So, clearly, vendors are lining up for mobile payments. The question is whether consumers will do the same.
Security could well be a deciding factor. I firmly believe that the security of these systems absolutely cannot be an afterthought. A massive security failure of any of these could cause equally massive losses for all. Consumer confidence is fickle, hard-earned and easily lost.
As an enthusiastic consumer of technology that makes my life easier, I look for some basic attributes and features in a payment system. These include the following:
Don't show the merchant the account number. This is one area where the "chip and pin" payment systems used pretty much everywhere in the world except the U.S. excels. I've personally been burned by the theft of credit card account numbers more than once, and I'm all too familiar with the inconvenience of having to update my credit card information with all the merchants I frequent. That model was antiquated 20 years ago and hasn't improved with time.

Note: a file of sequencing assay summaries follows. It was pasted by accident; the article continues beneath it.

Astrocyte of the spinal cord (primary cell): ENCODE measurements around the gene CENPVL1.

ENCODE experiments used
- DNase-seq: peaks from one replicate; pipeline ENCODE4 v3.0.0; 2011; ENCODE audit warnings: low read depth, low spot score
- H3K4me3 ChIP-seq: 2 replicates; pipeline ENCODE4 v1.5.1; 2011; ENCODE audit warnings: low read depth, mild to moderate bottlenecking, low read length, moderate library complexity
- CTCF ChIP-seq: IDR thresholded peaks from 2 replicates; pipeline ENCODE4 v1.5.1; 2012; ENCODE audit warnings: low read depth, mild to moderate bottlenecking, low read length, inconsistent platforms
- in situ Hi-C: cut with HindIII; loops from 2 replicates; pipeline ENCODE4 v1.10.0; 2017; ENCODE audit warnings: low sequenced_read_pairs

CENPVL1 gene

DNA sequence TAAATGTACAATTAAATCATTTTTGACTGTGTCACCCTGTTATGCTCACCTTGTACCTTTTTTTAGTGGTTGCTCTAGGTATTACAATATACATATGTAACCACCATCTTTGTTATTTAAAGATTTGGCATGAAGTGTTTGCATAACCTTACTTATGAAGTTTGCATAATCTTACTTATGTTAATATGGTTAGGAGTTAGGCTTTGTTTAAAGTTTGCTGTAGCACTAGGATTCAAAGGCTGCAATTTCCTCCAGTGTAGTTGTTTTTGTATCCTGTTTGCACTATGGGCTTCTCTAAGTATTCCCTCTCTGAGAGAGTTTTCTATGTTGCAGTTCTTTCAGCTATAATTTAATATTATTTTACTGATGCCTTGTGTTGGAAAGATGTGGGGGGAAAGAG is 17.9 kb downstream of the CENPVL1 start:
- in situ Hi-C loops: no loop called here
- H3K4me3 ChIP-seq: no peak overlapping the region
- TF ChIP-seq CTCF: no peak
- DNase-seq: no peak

Make it hard to eavesdrop. As much as I like the convenience of using the Starbucks app to buy my morning cappuccino, I don't like that the barcode system it uses can be observed and replayed by a determined attacker. OK, that's not a likely scenario, but it can happen, and it makes me keep my barcode covered for as long as possible. Like credit card numbers that are easy to steal and use, reused and observable barcodes aren't a good idea.
Strongly authenticate the merchant to the customer and the customer to the merchant. Failing to do strong authentication between the chip and the terminal is the problem I wrote about in the chip and pin system, as discovered by Cambridge University researchers a couple of years ago.
Failures of these basic principles could well enable attackers to break our new mobile-payment gizmos, and we'd all lose if that came to pass. The lure of payment systems that are secure to the consumer as well as the merchant is enormous. I'd love to get rid of that relic of the 19th century, the wallet. But if consumers feel that they are much more secure carrying money in their wallets, mobile payments will never get off the ground in a big way.
And I for one want them to. We were promised the Jetsons, and too often it feels like we're getting the Flintstones.
With more than 20 years in the information security field, Kenneth van Wyk has worked at Carnegie Mellon University's CERT/CC, the U.S. Deptartment of Defense, Para-Protect and others. He has published two books on information security and is working on a third. He is the president and principal consultant at KRvW Associates LLC in Alexandria, Va.
Sign up for CIO Asia eNewsletters.